‘If the Government was choosing to take one of those PCR tests which is a cost way over and above what the cost is of an average Easyjet fare as an example, you wouldn’t open up international travel for everyone, you would open up international travel for people who can afford it.
‘I don’t think that is fair, I don’t think it is right and I don’t think it is really necessarily established from a medical and scientific point of view that it is the right thing to do.
‘If they choose however to go down that route to have the testing in place, it should be the same type of testing, the lateral flow testing which is much cheaper, more accessible and is being used to open up the domestic sectors as an example.’
Mr Weiss said the traffic light system should work towards enabling people to return from ‘green’ countries without the need for coronavirus tests.
He said: ‘We can’t have a prohibitively expensive testing system that puts businesses, people and families off travelling.
‘Passengers travelling to and from ‘green’ countries should be able to do so freely, without testing or quarantine at all, and vaccinated passengers travelling to and from ‘amber’ countries should not face testing or quarantine.
‘Other than for ‘red’ countries, we do not believe quarantine is the answer for controlling the spread of the virus.’
Mr Weiss suggested that based on the Government’s traffic light criteria, destinations including the US, Israel and the Caribbean should all be on the ‘green list’ from May 17.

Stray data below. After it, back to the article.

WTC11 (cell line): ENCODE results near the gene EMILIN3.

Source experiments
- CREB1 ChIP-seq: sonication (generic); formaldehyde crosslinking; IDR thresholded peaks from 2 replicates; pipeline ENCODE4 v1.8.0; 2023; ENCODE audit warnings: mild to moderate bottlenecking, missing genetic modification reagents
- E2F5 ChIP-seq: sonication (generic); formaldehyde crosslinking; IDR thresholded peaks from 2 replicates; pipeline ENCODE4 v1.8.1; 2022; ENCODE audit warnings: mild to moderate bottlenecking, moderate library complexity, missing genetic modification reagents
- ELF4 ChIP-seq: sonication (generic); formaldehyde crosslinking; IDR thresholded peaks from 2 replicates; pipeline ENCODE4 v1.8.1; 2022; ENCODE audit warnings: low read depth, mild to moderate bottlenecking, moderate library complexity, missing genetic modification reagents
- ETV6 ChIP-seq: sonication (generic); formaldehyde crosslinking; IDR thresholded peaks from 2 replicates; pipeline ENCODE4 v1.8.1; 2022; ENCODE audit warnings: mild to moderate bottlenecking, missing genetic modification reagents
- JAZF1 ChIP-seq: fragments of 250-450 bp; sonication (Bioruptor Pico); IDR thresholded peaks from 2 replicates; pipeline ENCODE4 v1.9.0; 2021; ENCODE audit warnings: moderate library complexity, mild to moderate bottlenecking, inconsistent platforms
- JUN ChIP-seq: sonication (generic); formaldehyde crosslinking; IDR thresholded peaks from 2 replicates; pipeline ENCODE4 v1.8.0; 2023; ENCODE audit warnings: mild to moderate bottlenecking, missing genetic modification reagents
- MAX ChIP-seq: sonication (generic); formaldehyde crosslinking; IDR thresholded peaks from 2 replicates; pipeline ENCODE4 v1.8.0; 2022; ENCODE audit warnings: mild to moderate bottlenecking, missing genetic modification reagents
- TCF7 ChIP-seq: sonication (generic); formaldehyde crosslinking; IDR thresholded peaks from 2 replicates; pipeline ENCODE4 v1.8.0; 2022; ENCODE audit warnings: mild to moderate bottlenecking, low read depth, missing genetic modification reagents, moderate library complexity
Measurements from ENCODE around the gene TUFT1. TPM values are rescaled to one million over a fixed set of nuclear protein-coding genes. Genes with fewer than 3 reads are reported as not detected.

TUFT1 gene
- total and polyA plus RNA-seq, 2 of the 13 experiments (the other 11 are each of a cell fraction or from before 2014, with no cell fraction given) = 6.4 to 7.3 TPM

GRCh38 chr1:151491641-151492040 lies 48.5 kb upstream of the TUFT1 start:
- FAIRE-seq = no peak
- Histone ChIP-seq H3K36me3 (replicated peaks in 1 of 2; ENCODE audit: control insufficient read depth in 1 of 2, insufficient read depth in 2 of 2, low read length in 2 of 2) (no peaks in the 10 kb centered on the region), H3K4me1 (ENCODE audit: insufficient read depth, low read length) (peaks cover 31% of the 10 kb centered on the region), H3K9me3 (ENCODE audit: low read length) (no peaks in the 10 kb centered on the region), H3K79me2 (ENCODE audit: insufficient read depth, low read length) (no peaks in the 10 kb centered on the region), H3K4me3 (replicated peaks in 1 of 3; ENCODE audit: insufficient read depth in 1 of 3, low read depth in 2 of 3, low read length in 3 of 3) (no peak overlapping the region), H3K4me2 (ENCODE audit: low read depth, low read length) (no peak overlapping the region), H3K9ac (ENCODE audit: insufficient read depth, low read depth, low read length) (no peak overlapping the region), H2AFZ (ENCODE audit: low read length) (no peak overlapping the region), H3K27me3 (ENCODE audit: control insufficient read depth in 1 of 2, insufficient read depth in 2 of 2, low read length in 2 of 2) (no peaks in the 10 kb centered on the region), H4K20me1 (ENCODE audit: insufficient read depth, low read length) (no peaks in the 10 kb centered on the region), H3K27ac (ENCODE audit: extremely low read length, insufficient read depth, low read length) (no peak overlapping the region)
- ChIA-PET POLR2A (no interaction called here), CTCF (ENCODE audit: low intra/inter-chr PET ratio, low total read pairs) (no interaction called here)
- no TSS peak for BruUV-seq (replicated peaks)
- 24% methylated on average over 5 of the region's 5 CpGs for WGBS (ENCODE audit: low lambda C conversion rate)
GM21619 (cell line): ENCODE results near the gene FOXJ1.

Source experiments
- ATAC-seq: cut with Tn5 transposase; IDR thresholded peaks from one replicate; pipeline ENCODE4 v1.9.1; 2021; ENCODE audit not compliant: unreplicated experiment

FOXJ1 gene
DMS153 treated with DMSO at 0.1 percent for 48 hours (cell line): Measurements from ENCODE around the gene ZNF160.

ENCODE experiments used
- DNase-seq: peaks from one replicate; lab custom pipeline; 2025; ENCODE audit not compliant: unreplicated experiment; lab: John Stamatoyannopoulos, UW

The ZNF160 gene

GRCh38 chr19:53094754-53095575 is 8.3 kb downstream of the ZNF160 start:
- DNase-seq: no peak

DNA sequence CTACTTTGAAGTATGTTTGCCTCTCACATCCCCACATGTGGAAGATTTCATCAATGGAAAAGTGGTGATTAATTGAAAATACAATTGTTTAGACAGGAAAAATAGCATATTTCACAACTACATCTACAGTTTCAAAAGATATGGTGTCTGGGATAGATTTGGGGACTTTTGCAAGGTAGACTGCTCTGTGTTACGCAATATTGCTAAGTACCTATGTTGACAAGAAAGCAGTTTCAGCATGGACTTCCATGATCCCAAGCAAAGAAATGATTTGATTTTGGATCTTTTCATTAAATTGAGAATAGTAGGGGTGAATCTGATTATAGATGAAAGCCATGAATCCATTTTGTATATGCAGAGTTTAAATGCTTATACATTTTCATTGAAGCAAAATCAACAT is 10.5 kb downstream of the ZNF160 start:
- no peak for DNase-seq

Heathrow chief executive John Holland-Kaye said the United Arab Emirates could be included as ‘they also have very high levels of vaccination’, adding: ‘There are plenty of long-haul countries which have low Covid levels, and many of them have high vaccination levels also.’
Mr Johnson yesterday refused to commit to his roadmap date of May 17 for resuming non-essential international travel as the Government again told Britons to wait to book a summer holiday abroad.
The Prime Minister’s lockdown exit strategy said foreign holidays would return ‘no earlier than’ the middle of May.
But the initial findings of a Whitehall review on the subject said the ‘state of the pandemic abroad, and the progress of vaccination programmes in other countries’ means ministers are ‘not yet in a position to confirm that non-essential international travel can resume from that point’.
The findings said the Government ‘will confirm in advance whether non-essential international travel can resume on 17 May, or whether we will need to wait longer before lifting the outbound travel restriction’.
‘For the moment, the Government advises people not to book summer holidays abroad until the picture is clearer,’ the update said.
Mr Johnson told a Downing Street press conference he is ‘hopeful’ of hitting the May 17 date but he added: ‘I do not wish to give hostages to fortune or to underestimate the difficulties that we are seeing in some of the destination countries that people might want to go to.
‘We don’t want to see the virus being re-imported into this country from abroad, plainly there is a surge in other parts of the world and we have to be mindful of that and we have to be realistic.’